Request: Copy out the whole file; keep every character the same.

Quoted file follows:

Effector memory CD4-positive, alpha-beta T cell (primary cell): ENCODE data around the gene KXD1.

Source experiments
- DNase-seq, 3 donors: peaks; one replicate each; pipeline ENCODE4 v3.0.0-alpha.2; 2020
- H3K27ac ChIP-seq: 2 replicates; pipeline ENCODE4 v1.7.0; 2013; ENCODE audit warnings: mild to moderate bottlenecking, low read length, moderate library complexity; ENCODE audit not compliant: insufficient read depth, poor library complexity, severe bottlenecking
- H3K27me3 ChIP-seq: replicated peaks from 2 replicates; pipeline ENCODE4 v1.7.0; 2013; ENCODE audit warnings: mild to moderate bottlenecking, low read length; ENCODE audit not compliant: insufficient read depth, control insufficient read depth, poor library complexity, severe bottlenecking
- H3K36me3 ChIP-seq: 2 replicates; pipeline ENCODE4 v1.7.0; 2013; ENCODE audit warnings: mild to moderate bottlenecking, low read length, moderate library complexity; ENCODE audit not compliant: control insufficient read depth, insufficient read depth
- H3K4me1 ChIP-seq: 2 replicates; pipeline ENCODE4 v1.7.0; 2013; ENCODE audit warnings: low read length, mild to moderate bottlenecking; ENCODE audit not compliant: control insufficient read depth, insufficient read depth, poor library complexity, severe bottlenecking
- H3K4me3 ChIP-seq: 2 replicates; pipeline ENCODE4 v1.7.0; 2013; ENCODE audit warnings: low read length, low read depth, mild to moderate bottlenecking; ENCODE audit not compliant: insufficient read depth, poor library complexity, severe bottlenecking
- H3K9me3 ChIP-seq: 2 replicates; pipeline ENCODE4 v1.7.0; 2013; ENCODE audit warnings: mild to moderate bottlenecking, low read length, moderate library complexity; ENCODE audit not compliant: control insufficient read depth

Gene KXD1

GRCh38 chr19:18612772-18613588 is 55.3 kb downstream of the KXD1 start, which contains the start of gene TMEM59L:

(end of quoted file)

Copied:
Effector memory CD4-positive, alpha-beta T cell (primary cell): ENCODE data around the gene KXD1.

Source experiments
- DNase-seq, 3 donors: peaks; one replicate each; pipeline ENCODE4 v3.0.0-alpha.2; 2020
- H3K27ac ChIP-seq: 2 replicates; pipeline ENCODE4 v1.7.0; 2013; ENCODE audit warnings: mild to moderate bottlenecking, low read length, moderate library complexity; ENCODE audit not compliant: insufficient read depth, poor library complexity, severe bottlenecking
- H3K27me3 ChIP-seq: replicated peaks from 2 replicates; pipeline ENCODE4 v1.7.0; 2013; ENCODE audit warnings: mild to moderate bottlenecking, low read length; ENCODE audit not compliant: insufficient read depth, control insufficient read depth, poor library complexity, severe bottlenecking
- H3K36me3 ChIP-seq: 2 replicates; pipeline ENCODE4 v1.7.0; 2013; ENCODE audit warnings: mild to moderate bottlenecking, low read length, moderate library complexity; ENCODE audit not compliant: control insufficient read depth, insufficient read depth
- H3K4me1 ChIP-seq: 2 replicates; pipeline ENCODE4 v1.7.0; 2013; ENCODE audit warnings: low read length, mild to moderate bottlenecking; ENCODE audit not compliant: control insufficient read depth, insufficient read depth, poor library complexity, severe bottlenecking
- H3K4me3 ChIP-seq: 2 replicates; pipeline ENCODE4 v1.7.0; 2013; ENCODE audit warnings: low read length, low read depth, mild to moderate bottlenecking; ENCODE audit not compliant: insufficient read depth, poor library complexity, severe bottlenecking
- H3K9me3 ChIP-seq: 2 replicates; pipeline ENCODE4 v1.7.0; 2013; ENCODE audit warnings: mild to moderate bottlenecking, low read length, moderate library complexity; ENCODE audit not compliant: control insufficient read depth

Gene KXD1

GRCh38 chr19:18612772-18613588 is 55.3 kb downstream of the KXD1 start, which contains the start of gene TMEM59L: